The Word: Luke

The Word: Luke

A new year breaking through brings fresh start. As we take down our old calendar and hang the new, we say goodbye to last year. 2018 is a blank page, ready to be filled with stories, adventures, and friends.

For believers, a common goal each year is to dive into scripture. We know that God’s Word is important, but for some reason we struggle to establish a consistent reading habit. I’ve managed to establish this habit, which has resulted in a true delight in the Word. Sure, I can be inconsistent. Some days I honestly don’t feel like opening the book. But when I’m away too long I miss it. I long for it. It’s important for believers to be connected to the Word.

I taught small groups Bible studies at church for more than seven years. I’ve developed curriculum and guided discussion for both adults and young teens. In 2017 I stepped away from that for a time, but the love for the Word, the discussions it brings, and the lives changed has never faded. Year after year I’ve had believers express a desire to learn more about the Bible…learn to read it for themselves, understand it, and have their lives shaped by it. This year, let’s do it.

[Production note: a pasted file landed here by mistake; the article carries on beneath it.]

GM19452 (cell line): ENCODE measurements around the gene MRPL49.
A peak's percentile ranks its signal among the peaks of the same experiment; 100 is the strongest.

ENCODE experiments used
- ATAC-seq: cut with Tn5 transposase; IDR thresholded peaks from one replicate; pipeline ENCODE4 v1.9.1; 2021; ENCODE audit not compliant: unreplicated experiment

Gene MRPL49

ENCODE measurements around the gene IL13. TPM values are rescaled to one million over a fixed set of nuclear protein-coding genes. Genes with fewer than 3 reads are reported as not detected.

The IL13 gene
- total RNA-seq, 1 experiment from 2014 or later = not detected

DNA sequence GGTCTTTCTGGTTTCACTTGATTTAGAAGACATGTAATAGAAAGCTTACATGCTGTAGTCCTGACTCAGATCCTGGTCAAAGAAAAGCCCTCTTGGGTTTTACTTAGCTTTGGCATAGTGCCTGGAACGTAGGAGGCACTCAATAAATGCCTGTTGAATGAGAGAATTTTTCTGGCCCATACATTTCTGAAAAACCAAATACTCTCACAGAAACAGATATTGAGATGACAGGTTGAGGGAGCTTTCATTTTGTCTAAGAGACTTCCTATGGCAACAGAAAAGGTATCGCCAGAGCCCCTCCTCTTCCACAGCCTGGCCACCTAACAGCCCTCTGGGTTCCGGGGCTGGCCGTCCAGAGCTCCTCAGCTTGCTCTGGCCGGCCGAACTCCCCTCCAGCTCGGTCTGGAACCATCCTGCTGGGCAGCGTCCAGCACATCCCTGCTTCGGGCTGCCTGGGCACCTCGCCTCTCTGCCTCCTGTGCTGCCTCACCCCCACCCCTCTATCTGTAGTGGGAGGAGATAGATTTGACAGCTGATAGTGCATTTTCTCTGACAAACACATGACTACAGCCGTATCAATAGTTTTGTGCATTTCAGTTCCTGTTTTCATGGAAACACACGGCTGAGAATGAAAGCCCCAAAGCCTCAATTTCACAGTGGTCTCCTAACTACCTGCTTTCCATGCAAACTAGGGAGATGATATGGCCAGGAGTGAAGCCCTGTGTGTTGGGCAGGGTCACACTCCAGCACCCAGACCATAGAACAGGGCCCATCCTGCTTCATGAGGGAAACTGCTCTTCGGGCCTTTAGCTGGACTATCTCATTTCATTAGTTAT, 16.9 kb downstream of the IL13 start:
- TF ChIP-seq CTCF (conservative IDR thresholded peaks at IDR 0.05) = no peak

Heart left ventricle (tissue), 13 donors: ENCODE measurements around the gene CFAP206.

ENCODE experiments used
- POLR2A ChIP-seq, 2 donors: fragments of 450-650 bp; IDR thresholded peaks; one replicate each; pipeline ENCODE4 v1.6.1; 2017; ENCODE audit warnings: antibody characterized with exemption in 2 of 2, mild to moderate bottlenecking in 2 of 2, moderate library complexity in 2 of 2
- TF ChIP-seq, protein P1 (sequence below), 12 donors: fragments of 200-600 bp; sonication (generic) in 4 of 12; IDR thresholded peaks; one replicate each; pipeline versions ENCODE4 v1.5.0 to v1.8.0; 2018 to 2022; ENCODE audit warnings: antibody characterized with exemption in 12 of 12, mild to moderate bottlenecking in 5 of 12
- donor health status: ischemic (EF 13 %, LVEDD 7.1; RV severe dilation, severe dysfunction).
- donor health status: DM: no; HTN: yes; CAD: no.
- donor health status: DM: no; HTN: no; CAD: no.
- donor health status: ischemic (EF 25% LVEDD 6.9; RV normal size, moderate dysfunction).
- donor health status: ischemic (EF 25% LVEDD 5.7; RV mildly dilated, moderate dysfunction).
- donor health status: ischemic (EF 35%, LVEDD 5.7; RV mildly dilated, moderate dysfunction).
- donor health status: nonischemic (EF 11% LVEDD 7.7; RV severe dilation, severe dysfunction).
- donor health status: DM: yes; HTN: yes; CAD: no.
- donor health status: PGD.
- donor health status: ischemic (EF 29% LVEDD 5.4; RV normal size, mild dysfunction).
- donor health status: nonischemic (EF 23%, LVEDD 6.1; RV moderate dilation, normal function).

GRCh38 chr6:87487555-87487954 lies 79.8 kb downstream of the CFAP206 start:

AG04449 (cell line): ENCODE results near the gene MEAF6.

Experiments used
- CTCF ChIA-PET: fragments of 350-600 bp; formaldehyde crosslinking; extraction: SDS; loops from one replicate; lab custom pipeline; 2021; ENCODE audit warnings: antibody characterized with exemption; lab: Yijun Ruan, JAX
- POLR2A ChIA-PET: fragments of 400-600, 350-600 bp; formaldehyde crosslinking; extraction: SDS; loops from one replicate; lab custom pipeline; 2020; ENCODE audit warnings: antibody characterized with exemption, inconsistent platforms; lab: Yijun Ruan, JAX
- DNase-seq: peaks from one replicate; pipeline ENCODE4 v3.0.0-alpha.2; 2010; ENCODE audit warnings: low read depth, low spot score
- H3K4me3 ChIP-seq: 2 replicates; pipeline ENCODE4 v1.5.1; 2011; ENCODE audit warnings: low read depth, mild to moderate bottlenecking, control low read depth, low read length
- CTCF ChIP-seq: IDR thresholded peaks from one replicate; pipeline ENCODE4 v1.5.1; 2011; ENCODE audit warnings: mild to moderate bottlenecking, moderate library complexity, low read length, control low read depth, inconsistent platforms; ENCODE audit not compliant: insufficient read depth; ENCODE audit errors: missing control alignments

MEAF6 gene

My own personal experience tells me there is nothing mystical or mysterious about Bible intake, it just takes a little persistence. It’s a big book. There are a number of different literary genres at play. While it’s possible to start January 1 with Genesis 1:1 and move straight through, that really isn’t an approach that is likely to lead to much success. While much of Genesis can be engaging, by mid-February Leviticus hits…this is where even the best intentions of Bible reading go to die. I’m not saying to avoid this book at all costs, there is plenty of great stuff there. It just takes a lot more work than other books. Why do the heavy lifting so early in the journey?